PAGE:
"The conditions do not exist for Volvo to reach an agreement with the EU competition authority," the company said in a press release that sharply criticized the commission.
The commission's major concerns centered on the monopoly a Volvo/Scania merger would create in Scandanavian countries, Volvo argued that the market for heavy trucks and buses should be viewed as pan-European.
"The industry is highly internationalized and competitive, with customers who operate transnationally," it said. "National laws have been successively harmonized and national restrictions for road transports have been eliminated. This transformation of the conditions for commercial transport has occurrred in a short time and was accelerated by the formation of the EU common market."
The company also pointed out that the commission has taken this view in prior decisions, including the merger of French RVI and Italian Iveco's bus operations and DaimlerChrysler's acquisition of German bus maker Kassboher. Both were approved a few years ago.
"The competitive authority has not applied the same perspective in the review of Volvo's acquisiton of Scania," the Swedish truck and bus manufacturer said. "In Volvo's case, the authority contends that each country in the EU should be viewed as a separate market."
Prior decisions by the EU commission "must be prejudicial, particularly since the development in recent years has been toward further liberilzation and internationalziation," it continued. "In Volvo's opinion, it is unacceptable that certain manufacturers from large countries are covered by one interpretation of the EU competition rules, while certain manufacutarers in samll countries are covered by another."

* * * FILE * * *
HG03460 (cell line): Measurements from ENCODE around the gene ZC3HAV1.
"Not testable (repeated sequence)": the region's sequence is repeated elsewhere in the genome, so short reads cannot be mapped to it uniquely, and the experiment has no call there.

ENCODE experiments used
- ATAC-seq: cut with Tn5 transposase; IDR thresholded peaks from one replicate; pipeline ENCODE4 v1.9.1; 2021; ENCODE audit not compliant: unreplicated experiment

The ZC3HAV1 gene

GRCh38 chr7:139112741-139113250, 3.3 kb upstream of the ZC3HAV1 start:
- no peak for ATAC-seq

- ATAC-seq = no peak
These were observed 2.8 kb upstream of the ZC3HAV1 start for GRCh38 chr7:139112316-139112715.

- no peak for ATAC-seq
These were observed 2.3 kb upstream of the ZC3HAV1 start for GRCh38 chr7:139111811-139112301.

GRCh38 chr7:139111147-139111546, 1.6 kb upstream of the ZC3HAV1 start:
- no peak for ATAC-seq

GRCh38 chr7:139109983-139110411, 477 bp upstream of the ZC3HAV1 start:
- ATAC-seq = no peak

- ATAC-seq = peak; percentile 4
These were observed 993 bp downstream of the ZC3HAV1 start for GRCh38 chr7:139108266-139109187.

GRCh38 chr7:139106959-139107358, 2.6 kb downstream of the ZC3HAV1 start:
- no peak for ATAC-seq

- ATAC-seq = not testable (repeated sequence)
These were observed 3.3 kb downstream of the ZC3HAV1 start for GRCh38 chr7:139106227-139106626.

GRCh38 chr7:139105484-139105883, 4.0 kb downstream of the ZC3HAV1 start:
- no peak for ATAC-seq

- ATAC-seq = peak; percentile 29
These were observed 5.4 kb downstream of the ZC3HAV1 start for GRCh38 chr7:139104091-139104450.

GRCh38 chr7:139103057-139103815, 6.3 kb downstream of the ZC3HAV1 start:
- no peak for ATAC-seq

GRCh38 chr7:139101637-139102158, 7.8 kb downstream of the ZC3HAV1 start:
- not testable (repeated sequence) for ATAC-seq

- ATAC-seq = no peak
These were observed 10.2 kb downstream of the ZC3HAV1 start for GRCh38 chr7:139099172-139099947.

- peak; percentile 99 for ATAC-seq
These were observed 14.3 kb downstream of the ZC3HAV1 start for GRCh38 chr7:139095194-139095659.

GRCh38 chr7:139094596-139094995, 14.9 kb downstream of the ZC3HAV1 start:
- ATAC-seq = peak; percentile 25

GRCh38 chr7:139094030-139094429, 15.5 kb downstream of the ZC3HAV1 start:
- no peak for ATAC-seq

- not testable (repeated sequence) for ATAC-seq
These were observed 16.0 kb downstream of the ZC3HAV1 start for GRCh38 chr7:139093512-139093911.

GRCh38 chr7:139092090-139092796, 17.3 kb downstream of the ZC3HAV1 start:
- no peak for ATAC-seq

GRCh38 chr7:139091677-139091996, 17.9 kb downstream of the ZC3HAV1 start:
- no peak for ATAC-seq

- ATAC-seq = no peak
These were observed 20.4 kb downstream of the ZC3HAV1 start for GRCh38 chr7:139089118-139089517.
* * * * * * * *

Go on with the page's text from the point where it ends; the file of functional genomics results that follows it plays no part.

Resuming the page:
Volvo confirmed earlier reports that both it and Scania has offered to open their dealer service networks to other nameplates. Volvo has also offered to sell its 38% stake in Bilia AB and to drop the Scania name on trucks and buses sold in Sweden, Finland, and Norway for two years. In a later proposal to the commission, however, it withdrew that last two offers but said it would reduce the combined Volvo/Scania market share by 15 percentage points in Sweden and Norway, and 10 percentage points in Finland.
As an alternative to guaranteed market shares, Volvo offered to let competitors take over a large number of dealers in Sweden, Norway and Finland.
In negotiations with Volvo, the commision presented several other possibilities:
* Volvo could divest Scania's bus operations.
* Volvo would be banned from using the Scania nems for trucks in Sweden, Norway, Finaland, Denmark and Ireland.
* Distribution of Scania's products in Sweden, Norway, Finland, Denmark and Ireland be transferred to competitiors for 7 years.
* All Volvo and Scania owned dealerships in Sweden, Norway, Finland, Denmark and Ireland would be sold to competitors.
"These are measures that do not stand in any reasonable proportion to the scope of the problem," said Volvo CEO Leif Johansson. "There is a risk that this measure would also destroy Volvo's and Scania's operations outside the countries convered and, naturally it is totally out of the question that we would be involved in such actions. As a matter of fact, it appears that currently there are no concessions in any respect tht could satisfy the demands of the authorities."
Volvo is expected to announce shortly that it is considering other options for global expansion. According to the Financial Times of London many European investment bankers believe the company will again approach Navistar International or MAN. Asian expansion may come through a tie-up with Mitsubishi.